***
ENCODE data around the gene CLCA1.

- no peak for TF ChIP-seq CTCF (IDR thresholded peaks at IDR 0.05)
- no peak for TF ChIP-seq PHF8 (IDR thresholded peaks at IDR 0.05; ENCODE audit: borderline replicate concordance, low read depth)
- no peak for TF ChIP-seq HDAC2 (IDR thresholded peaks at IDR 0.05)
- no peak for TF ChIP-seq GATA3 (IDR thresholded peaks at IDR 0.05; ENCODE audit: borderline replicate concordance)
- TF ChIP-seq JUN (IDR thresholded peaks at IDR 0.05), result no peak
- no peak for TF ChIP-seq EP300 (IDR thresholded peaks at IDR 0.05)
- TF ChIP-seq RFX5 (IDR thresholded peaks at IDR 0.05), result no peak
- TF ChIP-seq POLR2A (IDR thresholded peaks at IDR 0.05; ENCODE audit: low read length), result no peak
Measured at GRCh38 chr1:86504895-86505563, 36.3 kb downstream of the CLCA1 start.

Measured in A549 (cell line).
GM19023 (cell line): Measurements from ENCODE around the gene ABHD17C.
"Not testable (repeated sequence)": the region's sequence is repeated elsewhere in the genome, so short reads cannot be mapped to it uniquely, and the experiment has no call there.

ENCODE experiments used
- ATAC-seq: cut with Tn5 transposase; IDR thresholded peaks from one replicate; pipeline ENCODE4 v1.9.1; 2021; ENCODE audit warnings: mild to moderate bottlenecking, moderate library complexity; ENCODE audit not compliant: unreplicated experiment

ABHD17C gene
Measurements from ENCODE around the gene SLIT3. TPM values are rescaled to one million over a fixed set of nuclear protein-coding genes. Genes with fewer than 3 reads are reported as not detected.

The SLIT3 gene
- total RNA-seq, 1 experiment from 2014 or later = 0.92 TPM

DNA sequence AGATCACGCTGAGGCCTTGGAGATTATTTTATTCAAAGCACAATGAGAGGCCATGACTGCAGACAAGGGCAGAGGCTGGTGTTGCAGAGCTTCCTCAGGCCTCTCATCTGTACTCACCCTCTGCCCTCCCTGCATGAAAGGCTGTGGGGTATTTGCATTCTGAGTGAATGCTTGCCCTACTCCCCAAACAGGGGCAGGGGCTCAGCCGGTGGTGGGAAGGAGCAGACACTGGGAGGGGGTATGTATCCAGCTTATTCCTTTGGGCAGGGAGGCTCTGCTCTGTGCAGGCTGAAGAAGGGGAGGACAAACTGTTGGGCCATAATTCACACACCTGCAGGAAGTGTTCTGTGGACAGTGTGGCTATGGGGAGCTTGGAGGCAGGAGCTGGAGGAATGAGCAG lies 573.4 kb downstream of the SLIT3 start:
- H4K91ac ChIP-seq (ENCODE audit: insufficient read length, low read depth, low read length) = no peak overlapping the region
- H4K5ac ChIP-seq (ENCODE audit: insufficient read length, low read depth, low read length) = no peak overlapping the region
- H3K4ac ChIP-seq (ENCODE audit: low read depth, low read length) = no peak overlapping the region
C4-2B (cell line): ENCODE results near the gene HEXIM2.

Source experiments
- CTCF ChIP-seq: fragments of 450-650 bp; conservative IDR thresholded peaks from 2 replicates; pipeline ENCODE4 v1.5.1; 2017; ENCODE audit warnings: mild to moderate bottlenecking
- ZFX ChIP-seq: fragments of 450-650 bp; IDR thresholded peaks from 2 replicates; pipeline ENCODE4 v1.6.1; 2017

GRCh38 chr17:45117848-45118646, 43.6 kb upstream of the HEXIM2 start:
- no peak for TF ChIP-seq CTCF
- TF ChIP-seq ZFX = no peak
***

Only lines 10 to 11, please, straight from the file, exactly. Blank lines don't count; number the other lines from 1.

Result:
Measured at GRCh38 chr1:86504895-86505563, 36.3 kb downstream of the CLCA1 start.

Measured in A549 (cell line).